Arguably one of the most popular hikes in the city. The mountain can be seen from nearly every part of town and has a distinctive flat top, hence the name. Visit Anchorage says that hikers don’t have to walk all the way to the top, however, as there are other routes in the area.
“If hikers don’t want to make it to the top, the trail system offers several other options for visitors of all abilities. This area is one of the many access points to the Chugach State Park, which surrounds Anchorage on the east side of town and is celebrating its 50th anniversary in 2020.”
Distance: Around 4.5 miles
The hike to Exit Glacier in Seward is regarded as one of the best hikes you can do in Alaska as it offers great views of the glacier area inside Kenai Fjords National Park.
The Edge of the Glacier Trail (also known as Lower Trail) is the most popular, but there is a longer trail for those that want to test themselves further called the Harding Icefield Trail. This hike climbs 3,500 feet and is 8.4 miles long.
Lots of cruises embark and disembark at Exit Glacier and therefore it is one of the most popular road-accessible glaciers in the state.
Located at the southern end of the Anchorage Coastal Wildlife Refuge is Potter Marsh and this short hike will allow you to stretch your legs. Visit Anchorage highly recommends walking along this trail: “Part of the Anchorage Coastal Wildlife Refuge, Potter Marsh is home to some of the best wildlife viewing in Anchorage – a walk along the half-mile boardwalks offers chances to see moose, spawning salmon and more than 130 different species of birds.”
Distance: Around 5 miles
The trail is close-by to Anchorage and is a popular destination for hikers, nature trips and bird-watchers as there are a variety of bird species and wildflowers that can be seen along the route.
Visit Anchorage says: “This park gives visitors a chance to see the evidence of Alaska’s 1964 earthquake. The 9.2-magnitude quake was the largest ever recorded in North America and its geological impacts such as a sharp drop-off north of the park and rippling hills in the forest can still be seen today.”
Why is hiking in Alaska special?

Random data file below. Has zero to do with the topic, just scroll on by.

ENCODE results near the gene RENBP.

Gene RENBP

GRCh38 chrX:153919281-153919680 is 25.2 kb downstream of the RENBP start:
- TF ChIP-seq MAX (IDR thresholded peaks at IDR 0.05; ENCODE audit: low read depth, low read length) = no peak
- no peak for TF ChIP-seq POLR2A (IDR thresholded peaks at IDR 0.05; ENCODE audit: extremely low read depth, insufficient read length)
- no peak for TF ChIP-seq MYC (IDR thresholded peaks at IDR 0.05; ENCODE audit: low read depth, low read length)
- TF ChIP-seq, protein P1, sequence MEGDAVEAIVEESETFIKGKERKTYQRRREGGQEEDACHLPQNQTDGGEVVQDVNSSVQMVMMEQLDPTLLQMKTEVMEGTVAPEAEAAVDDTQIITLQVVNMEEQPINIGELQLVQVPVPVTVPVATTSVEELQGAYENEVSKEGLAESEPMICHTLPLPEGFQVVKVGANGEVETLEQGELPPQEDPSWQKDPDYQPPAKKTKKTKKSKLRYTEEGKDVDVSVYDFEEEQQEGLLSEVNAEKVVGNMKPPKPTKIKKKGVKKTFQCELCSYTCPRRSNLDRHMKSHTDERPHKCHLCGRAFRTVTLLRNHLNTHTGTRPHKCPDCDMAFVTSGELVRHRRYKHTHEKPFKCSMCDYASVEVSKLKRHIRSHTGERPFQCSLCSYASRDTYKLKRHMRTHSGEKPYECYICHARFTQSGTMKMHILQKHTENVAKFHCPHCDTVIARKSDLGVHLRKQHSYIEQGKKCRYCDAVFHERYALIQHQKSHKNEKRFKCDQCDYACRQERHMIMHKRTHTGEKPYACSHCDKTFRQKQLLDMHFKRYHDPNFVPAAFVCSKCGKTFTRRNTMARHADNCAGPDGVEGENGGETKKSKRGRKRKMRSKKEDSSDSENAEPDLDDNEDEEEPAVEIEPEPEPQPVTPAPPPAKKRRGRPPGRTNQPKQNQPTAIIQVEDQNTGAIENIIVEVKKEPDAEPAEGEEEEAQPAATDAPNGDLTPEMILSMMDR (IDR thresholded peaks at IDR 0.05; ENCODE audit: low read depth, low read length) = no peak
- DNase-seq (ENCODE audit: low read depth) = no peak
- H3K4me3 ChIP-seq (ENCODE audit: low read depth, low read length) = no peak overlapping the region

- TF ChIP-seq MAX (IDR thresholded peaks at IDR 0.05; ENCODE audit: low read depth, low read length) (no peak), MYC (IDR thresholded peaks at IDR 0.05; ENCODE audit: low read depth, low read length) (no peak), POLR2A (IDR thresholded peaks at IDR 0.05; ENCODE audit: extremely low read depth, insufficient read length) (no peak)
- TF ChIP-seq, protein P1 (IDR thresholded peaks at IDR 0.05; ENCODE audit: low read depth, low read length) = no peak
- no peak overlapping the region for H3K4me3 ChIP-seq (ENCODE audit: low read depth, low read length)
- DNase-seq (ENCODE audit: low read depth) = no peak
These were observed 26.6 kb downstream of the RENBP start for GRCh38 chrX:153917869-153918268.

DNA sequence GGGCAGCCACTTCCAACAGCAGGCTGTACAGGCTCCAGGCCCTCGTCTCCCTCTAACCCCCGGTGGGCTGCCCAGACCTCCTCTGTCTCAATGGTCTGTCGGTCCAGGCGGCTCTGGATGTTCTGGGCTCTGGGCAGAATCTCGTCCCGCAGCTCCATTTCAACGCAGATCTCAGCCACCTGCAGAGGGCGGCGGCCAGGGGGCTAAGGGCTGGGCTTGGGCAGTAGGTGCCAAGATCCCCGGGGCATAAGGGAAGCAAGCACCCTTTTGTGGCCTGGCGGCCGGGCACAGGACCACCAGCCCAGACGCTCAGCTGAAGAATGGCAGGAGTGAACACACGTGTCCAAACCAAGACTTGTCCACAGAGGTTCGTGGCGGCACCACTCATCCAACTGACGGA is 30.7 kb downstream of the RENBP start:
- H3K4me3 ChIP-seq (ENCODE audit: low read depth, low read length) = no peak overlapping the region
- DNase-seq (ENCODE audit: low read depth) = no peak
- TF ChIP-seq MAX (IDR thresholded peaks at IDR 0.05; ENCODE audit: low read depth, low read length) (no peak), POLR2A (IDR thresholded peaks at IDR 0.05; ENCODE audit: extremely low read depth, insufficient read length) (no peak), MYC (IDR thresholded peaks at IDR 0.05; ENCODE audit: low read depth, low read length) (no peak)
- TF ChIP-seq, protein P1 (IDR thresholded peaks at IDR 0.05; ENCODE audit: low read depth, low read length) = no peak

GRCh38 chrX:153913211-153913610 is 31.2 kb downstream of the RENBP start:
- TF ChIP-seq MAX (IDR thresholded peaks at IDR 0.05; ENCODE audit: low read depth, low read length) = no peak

As we’ve mentioned, hiking in Alaska is pretty special. You shouldn’t just take our word for it though so we asked travel bloggers who have visited the state before for their thoughts.
A Jaunt With Joy’s Joy Sheehan says that Alaska’s trails are some of the most picturesque in the world:
“I’ve been hiking in many other states and even other countries, but the trails in Alaska are some of the most picturesque I’ve ever experienced. You just can’t beat the abundant wildlife and stunning views. Most rivers and lakes are fed from glaciers, so the colours are teal blue or deep green. Snow-capped mountains often spring up fields of colourful wildflowers. And the air is so fresh and crisp. Now, the mosquitos, on the other hand, are a different story.”
Photographer Steven Diaz, adds: “It is incredibly serene. The landscape is so reminiscent of fantasy tales that I can’t fathom what else lies within that gigantic state. There are mountains as far as the eye can see, immense wild animals such as moose and bears that call the land home, and as long as you go in summer the temperate is simply beautiful. I visited in August and during the day temperatures remained in the high 60s while only dipping to the 40s at night. And speaking of night, you’ll have plenty of hours of sunlight if you plan to travel in summer! Sunset isn’t until somewhere around 2 or 3 in the morning! So take advantage of all that daylight to see some amazing sights.”
Visit Anchorage added: “With more than 300 miles of paved and backcountry trails, Anchorage is ripe for exploration. Whether hiking along the shores of the Cook Inlet on the Coastal Trail or headed up Flattop Mountain for a scenic overlook of the city, the views are always spectacular. And it’s common to see moose, bald eagles and other wildlife while hiking.”